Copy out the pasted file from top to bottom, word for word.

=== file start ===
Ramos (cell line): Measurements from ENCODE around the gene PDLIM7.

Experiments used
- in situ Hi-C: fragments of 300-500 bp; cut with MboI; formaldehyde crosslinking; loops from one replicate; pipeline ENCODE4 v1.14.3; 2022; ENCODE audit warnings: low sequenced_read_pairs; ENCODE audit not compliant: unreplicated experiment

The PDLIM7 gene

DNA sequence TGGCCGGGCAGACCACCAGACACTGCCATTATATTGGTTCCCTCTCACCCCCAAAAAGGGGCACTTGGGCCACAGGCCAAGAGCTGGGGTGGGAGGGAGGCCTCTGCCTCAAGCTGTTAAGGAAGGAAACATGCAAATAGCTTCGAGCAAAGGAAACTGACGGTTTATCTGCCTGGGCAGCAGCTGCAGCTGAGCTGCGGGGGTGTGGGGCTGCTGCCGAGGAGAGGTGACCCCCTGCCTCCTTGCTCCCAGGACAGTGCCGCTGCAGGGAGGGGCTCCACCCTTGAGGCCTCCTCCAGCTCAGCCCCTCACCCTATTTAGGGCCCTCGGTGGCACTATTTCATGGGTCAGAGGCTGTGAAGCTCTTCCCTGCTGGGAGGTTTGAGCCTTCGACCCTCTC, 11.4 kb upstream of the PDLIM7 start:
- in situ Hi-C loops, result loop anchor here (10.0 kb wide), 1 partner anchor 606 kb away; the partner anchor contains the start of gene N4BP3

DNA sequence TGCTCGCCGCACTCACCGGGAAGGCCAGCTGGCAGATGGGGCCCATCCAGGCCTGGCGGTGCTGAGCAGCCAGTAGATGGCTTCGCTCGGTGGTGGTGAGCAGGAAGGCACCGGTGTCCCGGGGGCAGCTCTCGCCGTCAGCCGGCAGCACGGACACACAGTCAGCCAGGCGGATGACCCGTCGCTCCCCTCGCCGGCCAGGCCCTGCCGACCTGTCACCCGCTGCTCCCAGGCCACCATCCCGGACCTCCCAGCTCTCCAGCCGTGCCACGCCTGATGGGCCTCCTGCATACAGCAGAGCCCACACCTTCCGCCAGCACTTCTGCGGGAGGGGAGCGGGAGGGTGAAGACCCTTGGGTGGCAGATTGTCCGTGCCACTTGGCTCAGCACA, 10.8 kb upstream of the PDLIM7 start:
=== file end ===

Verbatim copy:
Ramos (cell line): Measurements from ENCODE around the gene PDLIM7.

Experiments used
- in situ Hi-C: fragments of 300-500 bp; cut with MboI; formaldehyde crosslinking; loops from one replicate; pipeline ENCODE4 v1.14.3; 2022; ENCODE audit warnings: low sequenced_read_pairs; ENCODE audit not compliant: unreplicated experiment

The PDLIM7 gene

DNA sequence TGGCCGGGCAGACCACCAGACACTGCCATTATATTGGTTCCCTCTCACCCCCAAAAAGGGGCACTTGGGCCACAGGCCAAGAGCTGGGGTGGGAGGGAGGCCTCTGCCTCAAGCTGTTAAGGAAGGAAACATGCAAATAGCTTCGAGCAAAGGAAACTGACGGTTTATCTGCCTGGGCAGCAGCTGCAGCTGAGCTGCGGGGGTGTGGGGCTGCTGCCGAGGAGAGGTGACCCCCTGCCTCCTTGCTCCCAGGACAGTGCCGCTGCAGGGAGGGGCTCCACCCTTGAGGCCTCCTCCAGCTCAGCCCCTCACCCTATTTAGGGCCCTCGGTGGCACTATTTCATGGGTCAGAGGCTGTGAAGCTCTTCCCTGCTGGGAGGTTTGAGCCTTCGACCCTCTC, 11.4 kb upstream of the PDLIM7 start:
- in situ Hi-C loops, result loop anchor here (10.0 kb wide), 1 partner anchor 606 kb away; the partner anchor contains the start of gene N4BP3

DNA sequence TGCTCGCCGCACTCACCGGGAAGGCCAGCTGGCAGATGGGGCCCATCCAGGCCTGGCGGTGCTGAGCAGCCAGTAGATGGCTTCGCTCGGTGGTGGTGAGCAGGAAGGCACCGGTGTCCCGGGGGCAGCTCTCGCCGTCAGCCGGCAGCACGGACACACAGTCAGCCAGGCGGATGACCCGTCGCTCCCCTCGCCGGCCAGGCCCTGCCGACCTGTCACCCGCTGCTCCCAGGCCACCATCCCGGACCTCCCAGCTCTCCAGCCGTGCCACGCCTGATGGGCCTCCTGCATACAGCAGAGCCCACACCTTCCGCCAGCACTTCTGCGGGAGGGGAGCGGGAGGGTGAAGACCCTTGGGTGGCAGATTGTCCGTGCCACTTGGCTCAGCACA, 10.8 kb upstream of the PDLIM7 start: